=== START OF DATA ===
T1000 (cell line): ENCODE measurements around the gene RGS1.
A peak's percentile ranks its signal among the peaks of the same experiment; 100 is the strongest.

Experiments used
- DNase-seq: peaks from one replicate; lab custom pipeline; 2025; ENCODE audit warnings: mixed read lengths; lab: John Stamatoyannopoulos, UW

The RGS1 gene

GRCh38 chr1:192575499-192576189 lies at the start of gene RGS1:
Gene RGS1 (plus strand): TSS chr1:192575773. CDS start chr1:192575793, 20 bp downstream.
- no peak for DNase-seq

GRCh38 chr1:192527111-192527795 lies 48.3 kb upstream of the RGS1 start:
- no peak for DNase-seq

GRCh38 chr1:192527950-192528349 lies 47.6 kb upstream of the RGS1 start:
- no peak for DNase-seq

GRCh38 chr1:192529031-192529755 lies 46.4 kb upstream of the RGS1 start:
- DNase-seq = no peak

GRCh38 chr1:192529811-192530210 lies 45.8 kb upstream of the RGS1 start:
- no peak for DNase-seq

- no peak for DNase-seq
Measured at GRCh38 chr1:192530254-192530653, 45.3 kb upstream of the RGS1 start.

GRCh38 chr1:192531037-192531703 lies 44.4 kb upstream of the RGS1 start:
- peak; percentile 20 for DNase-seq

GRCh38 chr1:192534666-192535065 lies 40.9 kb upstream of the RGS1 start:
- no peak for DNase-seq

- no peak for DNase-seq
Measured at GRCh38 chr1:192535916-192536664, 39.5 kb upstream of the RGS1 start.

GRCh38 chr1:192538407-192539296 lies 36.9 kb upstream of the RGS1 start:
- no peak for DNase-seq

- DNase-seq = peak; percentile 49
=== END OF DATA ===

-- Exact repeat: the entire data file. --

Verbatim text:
T1000 (cell line): ENCODE measurements around the gene RGS1.
A peak's percentile ranks its signal among the peaks of the same experiment; 100 is the strongest.

Experiments used
- DNase-seq: peaks from one replicate; lab custom pipeline; 2025; ENCODE audit warnings: mixed read lengths; lab: John Stamatoyannopoulos, UW

The RGS1 gene

GRCh38 chr1:192575499-192576189 lies at the start of gene RGS1:
Gene RGS1 (plus strand): TSS chr1:192575773. CDS start chr1:192575793, 20 bp downstream.
- no peak for DNase-seq

GRCh38 chr1:192527111-192527795 lies 48.3 kb upstream of the RGS1 start:
- no peak for DNase-seq

GRCh38 chr1:192527950-192528349 lies 47.6 kb upstream of the RGS1 start:
- no peak for DNase-seq

GRCh38 chr1:192529031-192529755 lies 46.4 kb upstream of the RGS1 start:
- DNase-seq = no peak

GRCh38 chr1:192529811-192530210 lies 45.8 kb upstream of the RGS1 start:
- no peak for DNase-seq

- no peak for DNase-seq
Measured at GRCh38 chr1:192530254-192530653, 45.3 kb upstream of the RGS1 start.

GRCh38 chr1:192531037-192531703 lies 44.4 kb upstream of the RGS1 start:
- peak; percentile 20 for DNase-seq

GRCh38 chr1:192534666-192535065 lies 40.9 kb upstream of the RGS1 start:
- no peak for DNase-seq

- no peak for DNase-seq
Measured at GRCh38 chr1:192535916-192536664, 39.5 kb upstream of the RGS1 start.

GRCh38 chr1:192538407-192539296 lies 36.9 kb upstream of the RGS1 start:
- no peak for DNase-seq

- DNase-seq = peak; percentile 49